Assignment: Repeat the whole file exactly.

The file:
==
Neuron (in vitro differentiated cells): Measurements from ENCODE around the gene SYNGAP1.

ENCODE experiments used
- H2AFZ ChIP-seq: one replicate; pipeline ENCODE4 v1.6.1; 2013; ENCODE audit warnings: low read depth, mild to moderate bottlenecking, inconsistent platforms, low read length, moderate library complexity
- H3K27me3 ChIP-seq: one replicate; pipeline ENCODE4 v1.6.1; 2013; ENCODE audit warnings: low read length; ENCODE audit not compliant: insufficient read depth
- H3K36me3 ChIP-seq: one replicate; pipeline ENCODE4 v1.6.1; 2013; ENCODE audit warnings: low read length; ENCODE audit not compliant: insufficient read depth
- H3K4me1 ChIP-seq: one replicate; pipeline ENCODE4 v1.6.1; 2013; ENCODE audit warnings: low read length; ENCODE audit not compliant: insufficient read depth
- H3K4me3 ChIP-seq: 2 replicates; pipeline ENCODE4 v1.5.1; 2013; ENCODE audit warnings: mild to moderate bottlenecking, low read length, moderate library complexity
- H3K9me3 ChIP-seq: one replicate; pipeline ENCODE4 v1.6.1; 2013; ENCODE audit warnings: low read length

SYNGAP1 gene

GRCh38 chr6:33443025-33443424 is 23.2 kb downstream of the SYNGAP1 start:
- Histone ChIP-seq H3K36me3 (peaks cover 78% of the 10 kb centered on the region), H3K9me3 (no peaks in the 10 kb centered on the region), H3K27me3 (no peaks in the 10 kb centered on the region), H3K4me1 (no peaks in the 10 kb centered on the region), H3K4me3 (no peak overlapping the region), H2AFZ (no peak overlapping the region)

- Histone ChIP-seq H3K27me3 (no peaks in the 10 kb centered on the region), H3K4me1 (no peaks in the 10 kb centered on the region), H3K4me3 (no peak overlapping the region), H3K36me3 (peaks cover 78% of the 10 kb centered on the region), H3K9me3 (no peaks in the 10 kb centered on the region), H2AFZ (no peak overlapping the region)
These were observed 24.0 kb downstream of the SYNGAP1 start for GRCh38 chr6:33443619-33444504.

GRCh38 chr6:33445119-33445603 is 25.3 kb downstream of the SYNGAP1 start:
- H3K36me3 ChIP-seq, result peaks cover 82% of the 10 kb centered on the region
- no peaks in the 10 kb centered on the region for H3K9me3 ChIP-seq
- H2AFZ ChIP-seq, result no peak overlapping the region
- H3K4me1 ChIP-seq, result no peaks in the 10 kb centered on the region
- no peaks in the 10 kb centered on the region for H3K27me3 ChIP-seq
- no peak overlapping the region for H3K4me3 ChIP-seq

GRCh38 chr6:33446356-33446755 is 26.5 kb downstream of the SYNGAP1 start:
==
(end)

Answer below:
Neuron (in vitro differentiated cells): Measurements from ENCODE around the gene SYNGAP1.

ENCODE experiments used
- H2AFZ ChIP-seq: one replicate; pipeline ENCODE4 v1.6.1; 2013; ENCODE audit warnings: low read depth, mild to moderate bottlenecking, inconsistent platforms, low read length, moderate library complexity
- H3K27me3 ChIP-seq: one replicate; pipeline ENCODE4 v1.6.1; 2013; ENCODE audit warnings: low read length; ENCODE audit not compliant: insufficient read depth
- H3K36me3 ChIP-seq: one replicate; pipeline ENCODE4 v1.6.1; 2013; ENCODE audit warnings: low read length; ENCODE audit not compliant: insufficient read depth
- H3K4me1 ChIP-seq: one replicate; pipeline ENCODE4 v1.6.1; 2013; ENCODE audit warnings: low read length; ENCODE audit not compliant: insufficient read depth
- H3K4me3 ChIP-seq: 2 replicates; pipeline ENCODE4 v1.5.1; 2013; ENCODE audit warnings: mild to moderate bottlenecking, low read length, moderate library complexity
- H3K9me3 ChIP-seq: one replicate; pipeline ENCODE4 v1.6.1; 2013; ENCODE audit warnings: low read length

SYNGAP1 gene

GRCh38 chr6:33443025-33443424 is 23.2 kb downstream of the SYNGAP1 start:
- Histone ChIP-seq H3K36me3 (peaks cover 78% of the 10 kb centered on the region), H3K9me3 (no peaks in the 10 kb centered on the region), H3K27me3 (no peaks in the 10 kb centered on the region), H3K4me1 (no peaks in the 10 kb centered on the region), H3K4me3 (no peak overlapping the region), H2AFZ (no peak overlapping the region)

- Histone ChIP-seq H3K27me3 (no peaks in the 10 kb centered on the region), H3K4me1 (no peaks in the 10 kb centered on the region), H3K4me3 (no peak overlapping the region), H3K36me3 (peaks cover 78% of the 10 kb centered on the region), H3K9me3 (no peaks in the 10 kb centered on the region), H2AFZ (no peak overlapping the region)
These were observed 24.0 kb downstream of the SYNGAP1 start for GRCh38 chr6:33443619-33444504.

GRCh38 chr6:33445119-33445603 is 25.3 kb downstream of the SYNGAP1 start:
- H3K36me3 ChIP-seq, result peaks cover 82% of the 10 kb centered on the region
- no peaks in the 10 kb centered on the region for H3K9me3 ChIP-seq
- H2AFZ ChIP-seq, result no peak overlapping the region
- H3K4me1 ChIP-seq, result no peaks in the 10 kb centered on the region
- no peaks in the 10 kb centered on the region for H3K27me3 ChIP-seq
- no peak overlapping the region for H3K4me3 ChIP-seq

GRCh38 chr6:33446356-33446755 is 26.5 kb downstream of the SYNGAP1 start: